New Orleans’ schools unite to ease dropout rate
A new agreement to fund programs that keep high-needs students on track from preschool through graduation marks the first formal partnership between two New Orleans’ school systems that work side by side.
The Orleans Parish School Board and the Recovery School District will share facilities and citywide educational services including a therapeutic center for students with severe mental health issues and a system to evaluate preschoolers with disabilities. The state of Louisiana took over and chartered most New Orleans schools—many of which were failing—after the 2005 hurricane destroyed 80 percent of public school buildings.
The 90 schools within the district are now governed by one of three entities: the state-run Recovery School District, the Orleans Parish School Board or nonprofit charter operators. “This is a great opportunity for the two governing bodies to show that we can work together and do what’s best for providing services to children,” says Stan Smith, interim superintendent of the Orleans Parish district.
Some 90 percent of students in the district are African-American, and 82 percent are eligible for free or reduced-price lunch. In 2012, the graduation rate for all New Orleans’ schools was 78 percent, up from 54 percent in 2004. The agreement will create a citywide “exceptional needs fund” to help schools provide programs for students at increased risk of dropping out due to disabilities, chronic absences or criminal histories.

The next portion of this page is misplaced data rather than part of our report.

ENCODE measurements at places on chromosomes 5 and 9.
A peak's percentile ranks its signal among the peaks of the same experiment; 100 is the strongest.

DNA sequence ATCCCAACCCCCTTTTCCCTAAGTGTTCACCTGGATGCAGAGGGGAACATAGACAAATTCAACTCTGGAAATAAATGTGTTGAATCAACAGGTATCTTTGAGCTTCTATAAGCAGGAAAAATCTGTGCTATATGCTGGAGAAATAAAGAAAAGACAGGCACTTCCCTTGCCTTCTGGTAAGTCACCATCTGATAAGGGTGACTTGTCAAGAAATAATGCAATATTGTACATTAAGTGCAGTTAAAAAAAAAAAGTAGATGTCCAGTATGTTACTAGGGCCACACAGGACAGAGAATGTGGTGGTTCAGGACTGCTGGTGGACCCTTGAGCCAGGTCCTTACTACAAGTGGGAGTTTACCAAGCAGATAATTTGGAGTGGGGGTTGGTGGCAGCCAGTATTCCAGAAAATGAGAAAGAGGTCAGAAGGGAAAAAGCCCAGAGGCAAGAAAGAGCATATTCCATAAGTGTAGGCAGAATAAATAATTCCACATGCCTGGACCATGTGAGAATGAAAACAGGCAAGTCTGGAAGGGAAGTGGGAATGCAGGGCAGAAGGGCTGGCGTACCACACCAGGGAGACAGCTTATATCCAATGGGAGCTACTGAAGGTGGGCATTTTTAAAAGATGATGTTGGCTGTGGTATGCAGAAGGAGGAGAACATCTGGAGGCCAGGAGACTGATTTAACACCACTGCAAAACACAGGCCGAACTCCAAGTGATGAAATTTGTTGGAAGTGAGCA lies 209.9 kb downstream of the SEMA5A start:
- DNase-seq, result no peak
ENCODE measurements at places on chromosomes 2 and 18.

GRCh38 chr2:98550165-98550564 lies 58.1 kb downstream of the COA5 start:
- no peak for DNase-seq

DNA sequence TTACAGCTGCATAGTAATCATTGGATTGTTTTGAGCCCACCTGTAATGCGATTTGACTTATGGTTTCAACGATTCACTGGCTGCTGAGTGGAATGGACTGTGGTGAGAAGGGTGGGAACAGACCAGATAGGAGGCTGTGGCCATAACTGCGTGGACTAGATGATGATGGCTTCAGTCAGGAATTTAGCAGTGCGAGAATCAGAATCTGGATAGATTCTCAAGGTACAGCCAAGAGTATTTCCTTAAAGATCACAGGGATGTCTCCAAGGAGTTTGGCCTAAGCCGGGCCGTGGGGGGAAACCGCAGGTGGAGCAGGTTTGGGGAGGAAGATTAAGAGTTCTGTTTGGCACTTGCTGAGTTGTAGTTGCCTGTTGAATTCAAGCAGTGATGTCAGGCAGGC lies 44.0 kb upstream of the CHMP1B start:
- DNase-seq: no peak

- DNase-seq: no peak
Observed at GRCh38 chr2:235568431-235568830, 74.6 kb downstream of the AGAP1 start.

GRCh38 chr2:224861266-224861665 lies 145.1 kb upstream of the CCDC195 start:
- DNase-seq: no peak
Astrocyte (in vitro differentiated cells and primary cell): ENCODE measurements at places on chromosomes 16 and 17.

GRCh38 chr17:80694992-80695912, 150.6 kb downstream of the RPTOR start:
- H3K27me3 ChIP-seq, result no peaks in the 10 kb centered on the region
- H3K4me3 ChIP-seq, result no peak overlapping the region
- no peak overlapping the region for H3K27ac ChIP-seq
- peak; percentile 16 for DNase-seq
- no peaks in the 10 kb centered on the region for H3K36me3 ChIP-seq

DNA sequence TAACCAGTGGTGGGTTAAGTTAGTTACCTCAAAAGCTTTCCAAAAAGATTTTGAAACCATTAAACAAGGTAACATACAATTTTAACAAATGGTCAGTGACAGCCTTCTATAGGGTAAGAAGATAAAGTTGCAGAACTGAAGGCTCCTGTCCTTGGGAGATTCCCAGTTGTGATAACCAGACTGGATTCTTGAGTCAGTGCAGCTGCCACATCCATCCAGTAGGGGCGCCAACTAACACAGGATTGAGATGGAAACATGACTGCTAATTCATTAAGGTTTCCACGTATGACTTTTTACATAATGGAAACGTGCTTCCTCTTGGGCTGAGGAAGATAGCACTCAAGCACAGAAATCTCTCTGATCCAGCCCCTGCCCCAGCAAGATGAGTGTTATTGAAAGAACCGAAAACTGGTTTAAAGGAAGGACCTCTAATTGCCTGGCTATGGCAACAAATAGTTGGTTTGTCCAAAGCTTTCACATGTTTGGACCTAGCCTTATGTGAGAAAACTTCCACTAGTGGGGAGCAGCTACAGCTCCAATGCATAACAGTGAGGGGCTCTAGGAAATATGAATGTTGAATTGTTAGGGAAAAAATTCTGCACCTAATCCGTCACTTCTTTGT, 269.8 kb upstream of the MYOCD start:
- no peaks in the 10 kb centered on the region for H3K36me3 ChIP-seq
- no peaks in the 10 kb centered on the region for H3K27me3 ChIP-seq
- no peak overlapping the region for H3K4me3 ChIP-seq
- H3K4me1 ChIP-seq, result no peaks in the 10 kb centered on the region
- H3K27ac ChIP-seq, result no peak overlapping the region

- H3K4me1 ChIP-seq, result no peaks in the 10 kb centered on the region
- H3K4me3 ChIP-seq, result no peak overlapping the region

To start the fund, the OPSB will contribute $6.3 million, with $5 million coming from a general fund surplus and $1.3 million from state revenue. Each district will contribute an additional $1 million per year from annual school donations by a local casino.
The new initiatives will start in early childhood. Next school year OPSB will be responsible for identifying and evaluating all preschool aged children with disabilities, and the two districts will coordinate which schools each student will attend.
“The intent is to eliminate some duplication of services and have a clearer understanding for parents and students of how to access services,” says Patrick Dobard, superintendent of the Recovery District.
This fall, the Recovery District will add preventative programs to its truancy center to help students in the judicial system stay in school. These services include mental health and family counseling, school enrollment support, and an improved processing and intake center to address truancy problems that might lead to increased criminal activity.
The agreement will also fund a new therapeutic center in the city for students whose IEP indicates the need for intensive behavior intervention. The program will likely include more frequent counseling and medical monitoring than what can be provided in a traditional school, says Recovery District spokesperson Cay Kimbrell.
The agreement comes after the districts worked together to renovate schools and coordinate on student discipline policies.